Eye on India - The Subcontinent is on the Move
- Published on Friday, 03 August 2012 18:29
India is a market to watch. The message came through loud and clear from Alan Mustard, Agricultural Minister Counselor in the U.S. Embassy in New Delhi, as he addressed attendees at the 2012 U.S. Grains Council Board of Delegates meeting in Vancouver, Washington. While India is still committed to food self-sufficiency and is still a corn exporter, fast-growing demand coupled with severe supply constraints are likely to force changes in coming years.
Speaking to delegates from New Delhi via Skype, Mustard surveyed the dramatic changes that are transforming the subcontinent. India is incredibly diverse -- possibly the world's most diverse nation -- in language and religion. Within the next 20 years, it will also be the world's most populous country. Entrenched preconceptions die hard, but Mustard emphasized that India is neither the country it was 20 years ago, nor the country that the reformers of a generation ago anticipated would emerge. It is today a land of dynamic economic growth, rapid change in consumption, and new opportunities on the horizon.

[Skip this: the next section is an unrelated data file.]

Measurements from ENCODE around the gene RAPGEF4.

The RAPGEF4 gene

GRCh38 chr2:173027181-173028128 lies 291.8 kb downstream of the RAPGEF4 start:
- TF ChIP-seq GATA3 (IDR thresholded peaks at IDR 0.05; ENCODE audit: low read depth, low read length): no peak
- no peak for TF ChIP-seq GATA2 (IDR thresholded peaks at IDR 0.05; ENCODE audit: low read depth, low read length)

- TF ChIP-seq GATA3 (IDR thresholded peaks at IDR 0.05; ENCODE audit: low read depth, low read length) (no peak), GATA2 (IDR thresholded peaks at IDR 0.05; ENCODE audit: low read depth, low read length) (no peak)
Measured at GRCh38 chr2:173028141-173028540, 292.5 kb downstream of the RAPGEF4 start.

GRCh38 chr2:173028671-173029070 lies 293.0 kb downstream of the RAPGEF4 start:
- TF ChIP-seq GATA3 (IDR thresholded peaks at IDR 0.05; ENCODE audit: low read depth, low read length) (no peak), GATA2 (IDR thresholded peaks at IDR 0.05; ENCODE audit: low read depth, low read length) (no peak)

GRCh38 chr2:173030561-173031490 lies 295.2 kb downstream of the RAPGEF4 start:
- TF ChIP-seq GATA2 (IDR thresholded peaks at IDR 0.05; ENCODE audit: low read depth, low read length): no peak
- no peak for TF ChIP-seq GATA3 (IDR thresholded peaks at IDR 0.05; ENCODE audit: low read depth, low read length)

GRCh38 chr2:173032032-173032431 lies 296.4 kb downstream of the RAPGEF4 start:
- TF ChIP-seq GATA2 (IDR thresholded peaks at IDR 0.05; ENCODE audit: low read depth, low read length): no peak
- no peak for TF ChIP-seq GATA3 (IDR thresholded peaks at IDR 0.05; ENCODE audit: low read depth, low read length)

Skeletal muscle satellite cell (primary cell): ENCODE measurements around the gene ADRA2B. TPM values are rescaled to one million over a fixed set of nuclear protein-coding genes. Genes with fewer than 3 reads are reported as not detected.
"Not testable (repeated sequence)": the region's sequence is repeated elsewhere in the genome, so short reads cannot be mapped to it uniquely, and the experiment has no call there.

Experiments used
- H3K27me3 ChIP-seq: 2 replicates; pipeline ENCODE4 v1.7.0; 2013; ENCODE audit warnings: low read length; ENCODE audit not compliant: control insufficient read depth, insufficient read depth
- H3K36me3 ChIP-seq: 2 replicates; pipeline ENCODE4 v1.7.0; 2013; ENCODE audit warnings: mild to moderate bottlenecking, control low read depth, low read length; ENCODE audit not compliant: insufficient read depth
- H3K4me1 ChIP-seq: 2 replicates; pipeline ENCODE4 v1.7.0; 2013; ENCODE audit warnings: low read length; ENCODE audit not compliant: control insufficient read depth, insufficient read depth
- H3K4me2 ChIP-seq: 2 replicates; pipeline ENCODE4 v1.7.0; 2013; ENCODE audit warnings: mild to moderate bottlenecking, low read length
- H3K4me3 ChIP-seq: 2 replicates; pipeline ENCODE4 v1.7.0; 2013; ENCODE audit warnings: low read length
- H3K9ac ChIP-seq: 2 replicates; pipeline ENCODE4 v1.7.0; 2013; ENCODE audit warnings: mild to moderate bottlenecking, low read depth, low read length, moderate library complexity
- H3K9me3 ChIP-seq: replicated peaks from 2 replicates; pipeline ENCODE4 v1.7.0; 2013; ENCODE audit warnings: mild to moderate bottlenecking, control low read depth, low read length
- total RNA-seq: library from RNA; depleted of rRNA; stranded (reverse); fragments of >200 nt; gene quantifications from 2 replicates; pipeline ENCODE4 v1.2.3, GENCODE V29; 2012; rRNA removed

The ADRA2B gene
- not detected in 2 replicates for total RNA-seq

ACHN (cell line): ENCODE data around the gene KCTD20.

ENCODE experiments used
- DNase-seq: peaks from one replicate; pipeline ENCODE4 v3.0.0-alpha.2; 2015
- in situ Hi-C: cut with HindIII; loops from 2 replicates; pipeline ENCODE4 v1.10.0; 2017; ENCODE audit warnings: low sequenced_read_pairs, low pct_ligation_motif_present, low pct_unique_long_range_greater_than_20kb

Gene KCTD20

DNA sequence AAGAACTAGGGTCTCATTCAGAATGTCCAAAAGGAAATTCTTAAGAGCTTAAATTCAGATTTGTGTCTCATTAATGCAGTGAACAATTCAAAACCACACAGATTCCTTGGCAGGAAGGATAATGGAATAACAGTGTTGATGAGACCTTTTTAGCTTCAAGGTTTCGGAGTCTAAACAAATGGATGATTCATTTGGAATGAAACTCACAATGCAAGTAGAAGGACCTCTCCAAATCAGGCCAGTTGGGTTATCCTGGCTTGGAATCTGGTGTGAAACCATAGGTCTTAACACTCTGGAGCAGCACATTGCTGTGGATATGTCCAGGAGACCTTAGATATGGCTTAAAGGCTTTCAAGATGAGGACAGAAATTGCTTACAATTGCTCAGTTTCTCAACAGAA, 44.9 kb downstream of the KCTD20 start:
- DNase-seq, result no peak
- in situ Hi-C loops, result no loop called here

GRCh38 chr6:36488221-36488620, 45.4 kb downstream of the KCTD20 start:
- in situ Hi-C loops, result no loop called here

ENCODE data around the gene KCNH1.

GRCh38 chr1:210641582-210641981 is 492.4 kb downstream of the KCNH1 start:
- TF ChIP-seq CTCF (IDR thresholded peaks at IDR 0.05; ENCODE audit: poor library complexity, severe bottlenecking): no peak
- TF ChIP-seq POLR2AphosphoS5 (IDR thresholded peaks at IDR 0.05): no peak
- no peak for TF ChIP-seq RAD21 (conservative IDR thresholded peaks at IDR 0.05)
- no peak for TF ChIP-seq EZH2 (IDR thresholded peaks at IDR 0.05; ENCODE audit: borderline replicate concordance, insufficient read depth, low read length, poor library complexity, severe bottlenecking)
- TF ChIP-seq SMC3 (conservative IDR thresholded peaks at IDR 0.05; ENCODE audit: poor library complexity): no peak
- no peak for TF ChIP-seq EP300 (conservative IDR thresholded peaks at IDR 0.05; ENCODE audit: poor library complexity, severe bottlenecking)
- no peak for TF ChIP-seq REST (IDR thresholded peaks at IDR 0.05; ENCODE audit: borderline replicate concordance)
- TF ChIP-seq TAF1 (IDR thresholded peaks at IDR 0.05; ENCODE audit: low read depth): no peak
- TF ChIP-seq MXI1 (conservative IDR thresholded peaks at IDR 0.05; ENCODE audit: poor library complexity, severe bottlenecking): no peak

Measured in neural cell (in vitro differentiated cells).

Food supply is among the sectors in which the old assumptions are crumbling. While India is majority Hindu, the country nonetheless contains 250 million people who do eat meat, as well as more than one billion dairy consumers. The middle class now numbers over 100 million and is growing rapidly. While the nation remains committed to food self-sufficiency, chronic structural food inflation -- now running at 9-10% annually -- is a constant reminder of the heavy costs imposed on consumers by this choice. In addition, India is already water stressed and by 2020 will be severely water stressed, limiting the potential for agricultural expansion, particularly in the nation's grain belt.
For food exporters, Mustard suggested, the challenge in India is to look a decade ahead. Rising incomes, rising expectations, and rising food demand are on a collision course with supply constraints and food inflation. Food security through trade is an attractive solution, and necessity is a powerful persuader. There are no guarantees -- but India is a nation on the move, and is clearly a market to watch.